In Israel, settlers and their exclusionary ideology have taken over the government, the judicial system has been increasingly politicized and is constantly under threat, civil society is marginalized, and media independence has been dramatically curtailed. For years, the government has put civil and human rights NGOs — particularly those exposing and challenging the military regime under which Israel rules Palestinians — in its cross-hairs. It has targeted their sources of funding, demonized activists, and employed other strong-arm tactics so clearly meant to silence dissent that nobody even bothers to hide the pretenses anymore. In the last two days alone, the Israeli government rebuked Belgium because its prime minister met with prominent Israeli human rights advocates, and intervened to shutter a Jerusalem art gallery that dared host an event with Breaking the Silence, an organization that collects testimonies from Israeli soldiers about human rights abuses in the occupied territories.

Today, there is little outcry in Israeli over assaults on Palestinian rights or dissent, even from those within the privileged class of Jewish Israeli citizens. The reasons for this complacency are manifold, and can be traced back to some combination of decades of fear-mongering and indoctrination, a foundational privileging of ethnic supremacy over democracy, or national and historical trauma. What matters is that the government has largely succeeded. A recent figure from Israel’s monthly Peace Index showed that only 55 percent of Jewish Israelis who identify with the Left think Palestinians should be granted citizenship if Israel were to annex the West Bank. Equality under the law has become a foreign concept in Israel.

Border police officers stand in front of Palestinians as they wait to cross from Qalandiya checkpoint outside Ramallah, West Bank, into Jerusalem to attend the second Friday Ramadan prayers in the Al-Aqsa Mosque, July 26, 2013. (Photo:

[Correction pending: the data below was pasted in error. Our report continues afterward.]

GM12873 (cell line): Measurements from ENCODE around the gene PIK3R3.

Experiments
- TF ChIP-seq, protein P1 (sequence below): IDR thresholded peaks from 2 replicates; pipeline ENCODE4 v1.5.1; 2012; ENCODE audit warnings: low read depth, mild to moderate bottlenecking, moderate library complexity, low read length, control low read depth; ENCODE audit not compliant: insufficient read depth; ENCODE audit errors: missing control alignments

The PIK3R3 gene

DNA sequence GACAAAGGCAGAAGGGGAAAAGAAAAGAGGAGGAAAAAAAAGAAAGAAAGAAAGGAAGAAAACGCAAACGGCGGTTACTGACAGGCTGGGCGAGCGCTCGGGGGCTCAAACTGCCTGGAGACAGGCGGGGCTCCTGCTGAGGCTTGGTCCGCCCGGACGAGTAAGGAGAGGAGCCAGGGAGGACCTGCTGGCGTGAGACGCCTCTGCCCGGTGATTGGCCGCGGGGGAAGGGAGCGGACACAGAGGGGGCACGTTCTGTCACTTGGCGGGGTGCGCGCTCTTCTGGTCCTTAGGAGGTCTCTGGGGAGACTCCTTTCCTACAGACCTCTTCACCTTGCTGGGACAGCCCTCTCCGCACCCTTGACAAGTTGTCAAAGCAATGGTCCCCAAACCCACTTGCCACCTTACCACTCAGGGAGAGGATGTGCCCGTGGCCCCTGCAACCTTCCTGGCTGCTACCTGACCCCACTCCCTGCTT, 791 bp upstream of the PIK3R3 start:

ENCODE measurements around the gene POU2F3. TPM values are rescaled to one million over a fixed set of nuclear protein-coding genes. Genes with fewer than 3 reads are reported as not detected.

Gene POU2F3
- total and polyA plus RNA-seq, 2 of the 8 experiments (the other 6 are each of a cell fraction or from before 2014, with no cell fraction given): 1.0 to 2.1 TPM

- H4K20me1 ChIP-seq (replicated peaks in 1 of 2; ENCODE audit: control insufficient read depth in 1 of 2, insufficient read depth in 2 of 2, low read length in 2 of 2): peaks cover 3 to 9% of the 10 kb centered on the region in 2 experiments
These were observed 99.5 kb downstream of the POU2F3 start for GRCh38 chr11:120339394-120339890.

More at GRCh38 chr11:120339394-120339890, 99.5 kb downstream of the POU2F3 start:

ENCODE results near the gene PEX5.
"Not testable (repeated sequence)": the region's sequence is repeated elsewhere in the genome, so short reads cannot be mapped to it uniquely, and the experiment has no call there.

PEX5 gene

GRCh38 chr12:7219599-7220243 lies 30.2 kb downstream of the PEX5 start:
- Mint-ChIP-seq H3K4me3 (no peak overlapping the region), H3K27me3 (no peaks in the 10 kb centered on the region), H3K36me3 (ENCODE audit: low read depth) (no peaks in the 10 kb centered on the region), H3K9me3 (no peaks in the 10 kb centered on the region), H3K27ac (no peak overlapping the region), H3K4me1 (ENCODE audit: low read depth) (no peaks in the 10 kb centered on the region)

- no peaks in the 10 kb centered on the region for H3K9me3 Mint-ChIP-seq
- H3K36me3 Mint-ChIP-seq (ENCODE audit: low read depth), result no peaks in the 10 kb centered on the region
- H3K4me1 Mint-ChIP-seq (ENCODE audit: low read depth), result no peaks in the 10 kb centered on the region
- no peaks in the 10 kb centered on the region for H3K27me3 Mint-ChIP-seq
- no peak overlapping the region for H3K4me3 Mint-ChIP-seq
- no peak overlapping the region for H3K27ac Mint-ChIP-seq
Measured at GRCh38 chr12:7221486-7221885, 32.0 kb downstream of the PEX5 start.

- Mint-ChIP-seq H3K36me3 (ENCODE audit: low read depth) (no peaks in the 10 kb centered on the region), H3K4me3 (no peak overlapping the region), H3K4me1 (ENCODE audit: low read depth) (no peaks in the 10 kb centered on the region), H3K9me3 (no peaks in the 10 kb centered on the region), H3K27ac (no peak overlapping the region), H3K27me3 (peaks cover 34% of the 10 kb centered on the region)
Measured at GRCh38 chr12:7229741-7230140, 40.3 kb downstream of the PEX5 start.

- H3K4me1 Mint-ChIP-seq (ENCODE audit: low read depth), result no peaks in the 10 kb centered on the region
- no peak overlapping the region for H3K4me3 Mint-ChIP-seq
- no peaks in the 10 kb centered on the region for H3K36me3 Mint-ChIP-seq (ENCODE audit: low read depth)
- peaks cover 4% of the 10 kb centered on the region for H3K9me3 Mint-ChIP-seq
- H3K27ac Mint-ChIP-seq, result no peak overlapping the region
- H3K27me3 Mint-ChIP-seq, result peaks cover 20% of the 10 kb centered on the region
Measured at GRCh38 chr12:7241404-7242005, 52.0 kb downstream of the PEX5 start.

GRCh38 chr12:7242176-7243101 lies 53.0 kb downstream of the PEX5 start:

Border police officers stand in front of Palestinians as they wait to cross from the Qalandiya checkpoint outside Ramallah, West Bank, into Jerusalem, July 26, 2013. (Photo:

If Israel can teach us anything, it’s that American liberals cannot afford to rest on their laurels. Government institutions won’t save the United States. Congress has proven itself wholly ineffective, and through judicial appointments and by challenging the judicial system’s popular authority, Trump will be able to reshape and weaken the courts.

Trump will continue to contort reality to fit his narrative of hordes of enemies seeking to destroy America, whether from abroad or from within. He will keep trying to redraw the criteria for membership to exclude more and more communities, including those that most enrich the country. The Israeli case teaches us that an exclusionary fortress mentality, which relies on stoking fear for its power, can easily sustain an oppressive and racist regime for decades.

But America has a major advantage over Israel. The Muslim ban has become a rallying cry for progressives because it is a direct assault on the inclusive and compassionate ideals that so many American citizens still aspire to. If the country is saved, it will be because enough people continue to rally around a common vision for what it can be.

Tragically, the Israeli project never incorporated that type of vision. America, especially under Trump, must never lose sight of it.